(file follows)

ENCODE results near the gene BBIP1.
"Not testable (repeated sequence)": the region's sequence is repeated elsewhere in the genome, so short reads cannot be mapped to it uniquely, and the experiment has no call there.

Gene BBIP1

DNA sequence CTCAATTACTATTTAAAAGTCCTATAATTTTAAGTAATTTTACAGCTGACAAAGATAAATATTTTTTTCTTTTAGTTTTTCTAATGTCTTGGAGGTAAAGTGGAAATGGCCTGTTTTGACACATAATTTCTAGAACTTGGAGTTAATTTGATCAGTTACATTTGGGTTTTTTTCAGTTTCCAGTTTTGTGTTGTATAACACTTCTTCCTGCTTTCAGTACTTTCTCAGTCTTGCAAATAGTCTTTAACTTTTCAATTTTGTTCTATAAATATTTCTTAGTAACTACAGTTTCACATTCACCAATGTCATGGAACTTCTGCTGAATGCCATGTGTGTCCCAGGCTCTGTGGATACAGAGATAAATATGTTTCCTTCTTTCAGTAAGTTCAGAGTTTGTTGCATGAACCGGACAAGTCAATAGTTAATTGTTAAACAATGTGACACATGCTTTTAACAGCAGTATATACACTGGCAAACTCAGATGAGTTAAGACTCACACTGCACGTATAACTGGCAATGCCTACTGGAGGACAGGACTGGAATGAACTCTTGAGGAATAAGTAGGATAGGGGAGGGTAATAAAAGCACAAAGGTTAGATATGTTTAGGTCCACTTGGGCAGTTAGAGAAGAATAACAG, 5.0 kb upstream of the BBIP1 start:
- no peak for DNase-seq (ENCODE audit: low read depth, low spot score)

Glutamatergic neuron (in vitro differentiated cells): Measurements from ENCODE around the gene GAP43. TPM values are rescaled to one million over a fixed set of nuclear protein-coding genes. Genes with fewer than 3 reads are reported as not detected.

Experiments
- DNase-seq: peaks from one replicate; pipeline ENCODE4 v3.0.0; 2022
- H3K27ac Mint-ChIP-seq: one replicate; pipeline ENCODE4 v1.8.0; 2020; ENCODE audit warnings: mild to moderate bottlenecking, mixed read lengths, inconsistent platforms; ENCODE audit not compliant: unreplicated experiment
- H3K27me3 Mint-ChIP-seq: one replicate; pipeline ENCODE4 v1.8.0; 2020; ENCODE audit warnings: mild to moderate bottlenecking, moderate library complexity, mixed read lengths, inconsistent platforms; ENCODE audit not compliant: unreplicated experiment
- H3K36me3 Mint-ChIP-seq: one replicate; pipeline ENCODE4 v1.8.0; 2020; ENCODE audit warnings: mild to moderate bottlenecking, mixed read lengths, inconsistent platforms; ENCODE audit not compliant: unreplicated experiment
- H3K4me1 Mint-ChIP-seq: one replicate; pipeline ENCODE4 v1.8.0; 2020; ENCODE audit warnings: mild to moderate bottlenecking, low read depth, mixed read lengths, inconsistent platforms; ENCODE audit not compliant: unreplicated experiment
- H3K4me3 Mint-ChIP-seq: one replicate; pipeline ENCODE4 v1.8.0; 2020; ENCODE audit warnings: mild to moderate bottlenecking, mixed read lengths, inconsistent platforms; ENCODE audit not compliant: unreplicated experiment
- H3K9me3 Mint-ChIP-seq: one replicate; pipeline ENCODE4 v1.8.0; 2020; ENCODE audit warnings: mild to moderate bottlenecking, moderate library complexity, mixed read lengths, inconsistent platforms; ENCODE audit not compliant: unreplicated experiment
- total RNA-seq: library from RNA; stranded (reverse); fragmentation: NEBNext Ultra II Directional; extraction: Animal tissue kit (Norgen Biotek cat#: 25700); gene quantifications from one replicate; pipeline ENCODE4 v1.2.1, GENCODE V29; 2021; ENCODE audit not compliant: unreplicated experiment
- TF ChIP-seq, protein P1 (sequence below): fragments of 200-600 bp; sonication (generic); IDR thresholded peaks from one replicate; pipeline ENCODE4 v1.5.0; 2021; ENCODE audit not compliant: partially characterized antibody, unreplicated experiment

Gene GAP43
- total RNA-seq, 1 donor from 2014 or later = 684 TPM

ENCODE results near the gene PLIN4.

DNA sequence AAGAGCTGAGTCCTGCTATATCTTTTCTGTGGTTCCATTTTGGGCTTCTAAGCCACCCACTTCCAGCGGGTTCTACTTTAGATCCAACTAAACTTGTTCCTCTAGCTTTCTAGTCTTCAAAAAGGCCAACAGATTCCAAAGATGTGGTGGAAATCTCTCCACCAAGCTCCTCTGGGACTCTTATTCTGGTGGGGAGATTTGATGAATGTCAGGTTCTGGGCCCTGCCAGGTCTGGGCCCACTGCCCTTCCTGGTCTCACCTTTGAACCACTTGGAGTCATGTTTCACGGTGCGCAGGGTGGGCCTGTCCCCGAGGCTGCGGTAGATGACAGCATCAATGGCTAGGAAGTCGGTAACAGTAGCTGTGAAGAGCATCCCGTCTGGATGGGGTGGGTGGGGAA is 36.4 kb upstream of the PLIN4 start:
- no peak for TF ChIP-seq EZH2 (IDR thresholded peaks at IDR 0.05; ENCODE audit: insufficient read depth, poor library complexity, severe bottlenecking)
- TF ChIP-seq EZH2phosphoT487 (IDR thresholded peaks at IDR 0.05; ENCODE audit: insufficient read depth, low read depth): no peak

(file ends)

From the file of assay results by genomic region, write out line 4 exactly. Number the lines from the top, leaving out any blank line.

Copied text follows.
DNA sequence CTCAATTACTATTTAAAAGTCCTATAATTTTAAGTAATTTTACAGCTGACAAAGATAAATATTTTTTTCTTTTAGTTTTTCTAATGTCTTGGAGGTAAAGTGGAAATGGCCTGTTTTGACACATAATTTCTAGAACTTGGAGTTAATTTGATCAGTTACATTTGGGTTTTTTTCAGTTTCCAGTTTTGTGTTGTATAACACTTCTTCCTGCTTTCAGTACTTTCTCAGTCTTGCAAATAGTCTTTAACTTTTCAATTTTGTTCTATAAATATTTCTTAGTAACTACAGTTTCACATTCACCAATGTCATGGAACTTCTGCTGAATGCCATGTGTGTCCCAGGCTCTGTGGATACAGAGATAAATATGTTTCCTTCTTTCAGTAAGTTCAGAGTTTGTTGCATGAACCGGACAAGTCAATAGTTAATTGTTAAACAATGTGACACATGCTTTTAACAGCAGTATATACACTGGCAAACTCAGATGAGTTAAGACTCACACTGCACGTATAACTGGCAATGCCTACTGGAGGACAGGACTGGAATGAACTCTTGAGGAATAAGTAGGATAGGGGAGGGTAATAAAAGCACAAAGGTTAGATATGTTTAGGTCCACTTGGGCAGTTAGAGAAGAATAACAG, 5.0 kb upstream of the BBIP1 start: